Poison Pills Tarnish State Legislative Session

In between bills dealing with education, roads and taxes, anti-worker legislators tried to sneak in numerous poison pills this legislative session.

Their bad bills tried to bust our union, cut funding to the Department of Revenue and remove seniority for teachers, just to name a few.

In 2018, when it comes time to vote, don’t forget who tried to enact these anti-worker poison pills. Vote to elect a worker-friendly Governor and House.


Republican leaders snuck in a provision to eliminate funding for the Minnesota Department of Revenue for two years if Gov. Dayton didn’t sign the tax bill.

That would have affected more than 1,500 jobs in Revenue.

It would have partially shut down state government: That department takes in the state’s revenue for education, local government aid, social services, highways and numerous other services.


At the last minute during the special session, GOP leaders tweaked a few words in a bill that seemed innocent, but would have made AFSCME negotiate state contracts directly with legislators.

The bill would have hurt our union and made it nearly impossible for workers to get a raise, health insurance or a fair contract.


The legislation removed seniority rights for teachers in case of layoffs.

It changed licensing requirements so people without professional training could end up in the classroom.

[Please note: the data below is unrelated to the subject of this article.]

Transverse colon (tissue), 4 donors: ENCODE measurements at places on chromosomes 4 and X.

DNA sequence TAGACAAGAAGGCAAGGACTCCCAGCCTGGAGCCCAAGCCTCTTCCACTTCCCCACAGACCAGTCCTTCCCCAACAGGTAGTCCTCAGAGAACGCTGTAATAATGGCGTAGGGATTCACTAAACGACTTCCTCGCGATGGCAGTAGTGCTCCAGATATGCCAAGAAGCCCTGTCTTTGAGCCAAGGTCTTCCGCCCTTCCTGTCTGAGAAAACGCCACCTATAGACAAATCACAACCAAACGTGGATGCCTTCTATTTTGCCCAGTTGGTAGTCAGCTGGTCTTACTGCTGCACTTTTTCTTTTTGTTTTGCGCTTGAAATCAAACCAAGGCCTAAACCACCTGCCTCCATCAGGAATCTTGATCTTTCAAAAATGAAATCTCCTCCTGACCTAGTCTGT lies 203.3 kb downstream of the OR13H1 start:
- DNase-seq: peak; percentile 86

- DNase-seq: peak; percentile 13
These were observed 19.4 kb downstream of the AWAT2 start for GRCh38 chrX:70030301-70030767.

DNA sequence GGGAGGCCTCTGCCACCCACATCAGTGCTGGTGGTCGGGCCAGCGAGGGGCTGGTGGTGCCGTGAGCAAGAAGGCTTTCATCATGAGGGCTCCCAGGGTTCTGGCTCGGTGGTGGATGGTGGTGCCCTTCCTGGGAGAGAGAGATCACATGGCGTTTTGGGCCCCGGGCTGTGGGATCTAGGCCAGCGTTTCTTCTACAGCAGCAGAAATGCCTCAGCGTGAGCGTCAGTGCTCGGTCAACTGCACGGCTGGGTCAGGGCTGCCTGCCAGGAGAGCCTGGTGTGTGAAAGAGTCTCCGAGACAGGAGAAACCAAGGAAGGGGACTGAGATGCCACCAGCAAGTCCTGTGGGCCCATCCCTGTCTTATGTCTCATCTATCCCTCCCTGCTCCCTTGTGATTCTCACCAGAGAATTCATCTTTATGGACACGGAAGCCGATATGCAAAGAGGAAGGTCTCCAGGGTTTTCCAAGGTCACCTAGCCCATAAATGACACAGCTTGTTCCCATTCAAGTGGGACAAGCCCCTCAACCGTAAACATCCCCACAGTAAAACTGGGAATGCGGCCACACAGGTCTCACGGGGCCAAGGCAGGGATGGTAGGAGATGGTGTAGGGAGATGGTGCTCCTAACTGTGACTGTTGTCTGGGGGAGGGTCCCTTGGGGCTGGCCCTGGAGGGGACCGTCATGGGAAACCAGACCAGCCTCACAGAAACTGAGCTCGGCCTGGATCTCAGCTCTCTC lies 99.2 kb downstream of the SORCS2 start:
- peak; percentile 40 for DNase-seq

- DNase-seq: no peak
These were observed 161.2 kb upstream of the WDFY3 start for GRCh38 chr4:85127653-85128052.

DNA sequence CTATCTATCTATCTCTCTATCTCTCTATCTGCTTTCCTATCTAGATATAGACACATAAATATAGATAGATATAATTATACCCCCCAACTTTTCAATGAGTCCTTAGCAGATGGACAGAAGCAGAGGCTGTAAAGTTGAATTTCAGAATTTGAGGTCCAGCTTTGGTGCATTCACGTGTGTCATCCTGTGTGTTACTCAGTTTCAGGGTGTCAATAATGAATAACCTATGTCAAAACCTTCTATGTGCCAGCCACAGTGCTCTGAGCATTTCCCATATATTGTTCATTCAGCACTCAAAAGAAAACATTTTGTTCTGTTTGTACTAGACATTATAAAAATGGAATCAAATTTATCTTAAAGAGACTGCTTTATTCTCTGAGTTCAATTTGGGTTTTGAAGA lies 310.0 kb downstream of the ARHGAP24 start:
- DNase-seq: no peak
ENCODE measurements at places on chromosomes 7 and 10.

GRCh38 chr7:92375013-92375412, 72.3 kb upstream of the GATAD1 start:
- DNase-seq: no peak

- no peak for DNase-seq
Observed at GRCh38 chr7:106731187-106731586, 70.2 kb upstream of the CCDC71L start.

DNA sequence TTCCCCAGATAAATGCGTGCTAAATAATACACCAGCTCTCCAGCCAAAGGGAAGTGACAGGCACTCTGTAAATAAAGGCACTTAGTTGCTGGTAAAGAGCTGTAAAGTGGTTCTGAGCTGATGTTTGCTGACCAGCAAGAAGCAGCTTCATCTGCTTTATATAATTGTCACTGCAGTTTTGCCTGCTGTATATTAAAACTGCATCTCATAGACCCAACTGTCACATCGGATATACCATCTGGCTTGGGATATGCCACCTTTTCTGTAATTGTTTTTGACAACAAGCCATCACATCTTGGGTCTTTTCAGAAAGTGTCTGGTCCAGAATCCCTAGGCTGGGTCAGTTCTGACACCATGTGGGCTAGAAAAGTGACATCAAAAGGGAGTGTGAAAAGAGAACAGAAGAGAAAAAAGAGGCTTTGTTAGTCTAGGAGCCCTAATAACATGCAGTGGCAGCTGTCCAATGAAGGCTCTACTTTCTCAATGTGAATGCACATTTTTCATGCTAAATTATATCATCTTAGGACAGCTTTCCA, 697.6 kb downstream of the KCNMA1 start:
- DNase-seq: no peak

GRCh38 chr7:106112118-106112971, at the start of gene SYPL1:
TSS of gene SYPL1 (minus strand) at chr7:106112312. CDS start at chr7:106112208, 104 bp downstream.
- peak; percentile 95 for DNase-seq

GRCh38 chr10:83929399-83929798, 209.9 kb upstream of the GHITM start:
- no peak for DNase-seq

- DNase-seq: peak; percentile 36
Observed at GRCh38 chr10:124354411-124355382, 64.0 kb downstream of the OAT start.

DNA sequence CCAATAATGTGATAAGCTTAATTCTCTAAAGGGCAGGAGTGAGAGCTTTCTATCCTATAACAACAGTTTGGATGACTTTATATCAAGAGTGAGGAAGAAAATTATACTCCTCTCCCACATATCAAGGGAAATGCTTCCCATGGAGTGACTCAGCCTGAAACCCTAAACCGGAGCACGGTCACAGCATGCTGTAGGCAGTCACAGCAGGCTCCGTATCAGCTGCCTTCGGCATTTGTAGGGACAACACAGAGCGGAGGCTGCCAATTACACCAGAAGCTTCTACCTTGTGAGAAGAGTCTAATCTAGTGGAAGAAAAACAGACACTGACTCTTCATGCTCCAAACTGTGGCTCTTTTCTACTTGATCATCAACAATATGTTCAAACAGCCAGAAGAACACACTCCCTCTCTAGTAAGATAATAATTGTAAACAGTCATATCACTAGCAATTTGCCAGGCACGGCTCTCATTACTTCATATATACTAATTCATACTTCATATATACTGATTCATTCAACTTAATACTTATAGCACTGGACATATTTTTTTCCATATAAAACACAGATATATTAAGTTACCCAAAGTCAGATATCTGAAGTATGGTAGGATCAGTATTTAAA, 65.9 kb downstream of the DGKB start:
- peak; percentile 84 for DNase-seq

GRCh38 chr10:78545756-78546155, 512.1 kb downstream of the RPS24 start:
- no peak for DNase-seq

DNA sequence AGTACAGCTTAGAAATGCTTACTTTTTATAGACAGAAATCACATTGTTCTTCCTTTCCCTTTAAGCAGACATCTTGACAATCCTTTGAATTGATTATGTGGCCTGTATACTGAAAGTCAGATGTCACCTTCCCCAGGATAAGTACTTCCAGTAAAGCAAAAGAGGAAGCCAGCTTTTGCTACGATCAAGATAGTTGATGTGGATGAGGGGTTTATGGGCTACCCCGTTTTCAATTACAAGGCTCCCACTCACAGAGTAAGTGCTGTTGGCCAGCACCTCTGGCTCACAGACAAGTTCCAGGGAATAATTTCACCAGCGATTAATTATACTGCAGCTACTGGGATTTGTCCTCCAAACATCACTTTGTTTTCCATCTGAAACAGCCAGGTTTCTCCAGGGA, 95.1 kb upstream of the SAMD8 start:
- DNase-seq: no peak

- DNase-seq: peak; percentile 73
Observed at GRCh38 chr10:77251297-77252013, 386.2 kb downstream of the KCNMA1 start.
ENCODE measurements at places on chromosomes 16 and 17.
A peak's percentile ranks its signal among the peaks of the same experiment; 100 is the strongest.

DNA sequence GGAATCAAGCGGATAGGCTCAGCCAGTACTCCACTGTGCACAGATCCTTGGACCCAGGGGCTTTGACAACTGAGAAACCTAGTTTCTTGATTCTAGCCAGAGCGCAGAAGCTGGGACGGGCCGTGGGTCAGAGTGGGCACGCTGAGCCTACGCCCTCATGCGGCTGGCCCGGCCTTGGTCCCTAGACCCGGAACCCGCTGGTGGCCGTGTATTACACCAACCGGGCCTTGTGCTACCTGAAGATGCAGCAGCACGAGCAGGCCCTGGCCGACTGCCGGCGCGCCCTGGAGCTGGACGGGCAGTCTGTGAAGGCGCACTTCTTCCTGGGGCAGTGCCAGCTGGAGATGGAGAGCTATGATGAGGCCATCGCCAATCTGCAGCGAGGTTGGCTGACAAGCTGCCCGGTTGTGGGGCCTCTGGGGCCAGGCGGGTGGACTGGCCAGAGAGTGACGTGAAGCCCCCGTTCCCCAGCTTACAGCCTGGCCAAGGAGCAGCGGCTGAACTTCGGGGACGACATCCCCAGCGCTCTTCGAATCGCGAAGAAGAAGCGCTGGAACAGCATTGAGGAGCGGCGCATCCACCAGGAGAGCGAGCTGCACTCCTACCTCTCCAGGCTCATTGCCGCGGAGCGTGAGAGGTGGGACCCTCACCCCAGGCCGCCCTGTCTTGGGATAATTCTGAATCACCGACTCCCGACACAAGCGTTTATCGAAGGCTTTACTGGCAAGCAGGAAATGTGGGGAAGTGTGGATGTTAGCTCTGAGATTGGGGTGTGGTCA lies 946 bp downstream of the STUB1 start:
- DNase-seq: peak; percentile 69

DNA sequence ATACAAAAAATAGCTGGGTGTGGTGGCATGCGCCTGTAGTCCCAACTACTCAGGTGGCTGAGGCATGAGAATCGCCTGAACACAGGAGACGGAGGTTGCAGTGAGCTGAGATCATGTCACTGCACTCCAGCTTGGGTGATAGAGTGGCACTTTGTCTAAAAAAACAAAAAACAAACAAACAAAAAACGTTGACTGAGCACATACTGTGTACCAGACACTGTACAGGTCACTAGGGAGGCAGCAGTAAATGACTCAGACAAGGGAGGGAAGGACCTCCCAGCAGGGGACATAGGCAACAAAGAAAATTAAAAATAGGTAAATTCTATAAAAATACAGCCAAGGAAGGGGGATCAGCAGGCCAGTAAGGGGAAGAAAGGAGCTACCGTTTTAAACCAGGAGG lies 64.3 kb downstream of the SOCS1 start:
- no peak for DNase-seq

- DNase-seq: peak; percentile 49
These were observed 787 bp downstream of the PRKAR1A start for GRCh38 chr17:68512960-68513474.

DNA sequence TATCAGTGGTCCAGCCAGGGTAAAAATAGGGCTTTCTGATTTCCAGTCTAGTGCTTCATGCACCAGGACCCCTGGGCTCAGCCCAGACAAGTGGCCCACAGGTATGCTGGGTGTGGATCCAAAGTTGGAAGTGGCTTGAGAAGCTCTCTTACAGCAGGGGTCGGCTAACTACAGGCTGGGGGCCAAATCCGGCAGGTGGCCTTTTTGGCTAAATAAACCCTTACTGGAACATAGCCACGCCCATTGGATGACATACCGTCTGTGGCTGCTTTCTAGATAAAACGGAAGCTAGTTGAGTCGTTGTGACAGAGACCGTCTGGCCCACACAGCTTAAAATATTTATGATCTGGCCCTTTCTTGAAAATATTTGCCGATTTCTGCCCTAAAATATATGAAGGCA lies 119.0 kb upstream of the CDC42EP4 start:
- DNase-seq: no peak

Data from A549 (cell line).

It also provided a 2 percent increase in per-pupil funding the next two years, which isn’t enough to prevent layoffs in some districts.


House and Senate leadership tried to get the Governor to approve a corporate interference measure he had vowed to veto for weeks.

They loaded up the "preemption" bill to make the Governor choose between groups of workers. They tried to force him to either strip 150,000 workers of paid sick time or veto paid parental leave for state workers. Dayton figured how to avoid this trap, which sought to erode local control, and keep parental leave intact.


The transportation bill doesn’t provide enough money for design, inspection or maintenance of the roads and bridges we already have.

The bill takes $320 million from the General Fund, which means cuts to other services to fund transportation. That’s despite a $1.65 billion surplus. It’s not sustainable: It breaks the budget and creates an ongoing structural deficit.